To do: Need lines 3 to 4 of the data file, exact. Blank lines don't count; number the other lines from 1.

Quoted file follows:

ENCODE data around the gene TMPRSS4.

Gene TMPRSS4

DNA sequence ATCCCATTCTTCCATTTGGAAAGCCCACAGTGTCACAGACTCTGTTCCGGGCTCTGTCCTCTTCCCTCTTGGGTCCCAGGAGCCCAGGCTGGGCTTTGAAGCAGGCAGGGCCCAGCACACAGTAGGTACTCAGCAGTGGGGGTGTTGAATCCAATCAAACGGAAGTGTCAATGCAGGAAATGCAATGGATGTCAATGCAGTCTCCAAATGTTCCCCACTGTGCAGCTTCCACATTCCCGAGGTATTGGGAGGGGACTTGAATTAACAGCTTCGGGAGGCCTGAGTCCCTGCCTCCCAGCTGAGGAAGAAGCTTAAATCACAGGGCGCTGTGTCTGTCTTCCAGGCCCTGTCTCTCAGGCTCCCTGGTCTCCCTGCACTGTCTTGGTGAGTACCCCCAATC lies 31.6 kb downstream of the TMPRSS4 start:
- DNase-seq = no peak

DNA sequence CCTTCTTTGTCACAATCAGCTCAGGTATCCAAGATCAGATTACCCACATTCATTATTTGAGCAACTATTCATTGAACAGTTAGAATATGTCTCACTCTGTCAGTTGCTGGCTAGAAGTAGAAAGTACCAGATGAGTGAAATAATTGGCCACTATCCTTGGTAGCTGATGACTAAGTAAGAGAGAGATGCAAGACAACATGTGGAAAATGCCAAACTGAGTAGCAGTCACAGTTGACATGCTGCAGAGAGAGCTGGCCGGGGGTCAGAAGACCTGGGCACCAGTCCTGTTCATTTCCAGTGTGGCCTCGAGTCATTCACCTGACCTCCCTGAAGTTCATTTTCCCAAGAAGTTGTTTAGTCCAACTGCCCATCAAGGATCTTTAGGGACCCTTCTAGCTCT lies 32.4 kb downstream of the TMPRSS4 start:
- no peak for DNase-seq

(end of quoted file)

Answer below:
DNA sequence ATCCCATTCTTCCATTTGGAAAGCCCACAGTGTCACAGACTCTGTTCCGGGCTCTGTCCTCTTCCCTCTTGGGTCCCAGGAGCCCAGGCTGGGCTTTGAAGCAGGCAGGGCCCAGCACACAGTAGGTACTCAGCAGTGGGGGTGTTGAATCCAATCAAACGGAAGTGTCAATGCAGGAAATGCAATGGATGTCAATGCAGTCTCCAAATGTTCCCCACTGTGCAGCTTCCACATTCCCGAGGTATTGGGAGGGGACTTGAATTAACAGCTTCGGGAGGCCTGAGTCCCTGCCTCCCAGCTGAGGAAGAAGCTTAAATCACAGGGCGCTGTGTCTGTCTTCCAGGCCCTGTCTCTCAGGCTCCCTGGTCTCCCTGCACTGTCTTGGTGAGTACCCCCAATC lies 31.6 kb downstream of the TMPRSS4 start:
- DNase-seq = no peak